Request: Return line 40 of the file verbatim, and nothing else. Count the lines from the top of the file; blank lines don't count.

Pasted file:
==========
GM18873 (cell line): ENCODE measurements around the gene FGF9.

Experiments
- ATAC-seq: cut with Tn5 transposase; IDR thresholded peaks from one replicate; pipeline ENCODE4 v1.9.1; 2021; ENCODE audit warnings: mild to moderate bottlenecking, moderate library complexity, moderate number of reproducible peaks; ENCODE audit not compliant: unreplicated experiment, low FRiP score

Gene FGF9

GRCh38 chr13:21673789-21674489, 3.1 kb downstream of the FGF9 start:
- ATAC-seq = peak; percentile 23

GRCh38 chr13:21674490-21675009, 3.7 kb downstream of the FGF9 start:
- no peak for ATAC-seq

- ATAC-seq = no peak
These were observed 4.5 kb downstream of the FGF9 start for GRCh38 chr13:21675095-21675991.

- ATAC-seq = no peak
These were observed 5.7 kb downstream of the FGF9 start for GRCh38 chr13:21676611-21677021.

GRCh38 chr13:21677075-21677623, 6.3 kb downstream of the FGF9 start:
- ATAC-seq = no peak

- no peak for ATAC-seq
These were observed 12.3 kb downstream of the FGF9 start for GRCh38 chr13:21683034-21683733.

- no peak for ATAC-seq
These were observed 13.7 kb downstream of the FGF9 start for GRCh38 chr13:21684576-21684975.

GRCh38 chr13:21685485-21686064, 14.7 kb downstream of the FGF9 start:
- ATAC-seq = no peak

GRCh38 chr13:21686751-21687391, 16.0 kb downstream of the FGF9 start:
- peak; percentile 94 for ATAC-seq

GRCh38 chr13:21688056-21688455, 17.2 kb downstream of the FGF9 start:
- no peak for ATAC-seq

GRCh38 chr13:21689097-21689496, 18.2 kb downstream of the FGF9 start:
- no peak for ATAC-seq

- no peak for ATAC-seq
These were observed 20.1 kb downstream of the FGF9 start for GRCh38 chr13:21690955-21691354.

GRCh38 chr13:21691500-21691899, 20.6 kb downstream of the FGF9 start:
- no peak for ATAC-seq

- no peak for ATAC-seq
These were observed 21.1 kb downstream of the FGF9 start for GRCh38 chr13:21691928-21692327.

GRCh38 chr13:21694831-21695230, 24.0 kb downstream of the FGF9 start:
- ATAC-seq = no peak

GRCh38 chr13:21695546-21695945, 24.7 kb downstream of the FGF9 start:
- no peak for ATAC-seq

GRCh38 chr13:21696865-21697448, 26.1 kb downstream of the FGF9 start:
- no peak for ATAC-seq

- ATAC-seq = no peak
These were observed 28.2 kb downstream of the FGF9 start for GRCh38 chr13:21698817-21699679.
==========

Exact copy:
These were observed 28.2 kb downstream of the FGF9 start for GRCh38 chr13:21698817-21699679.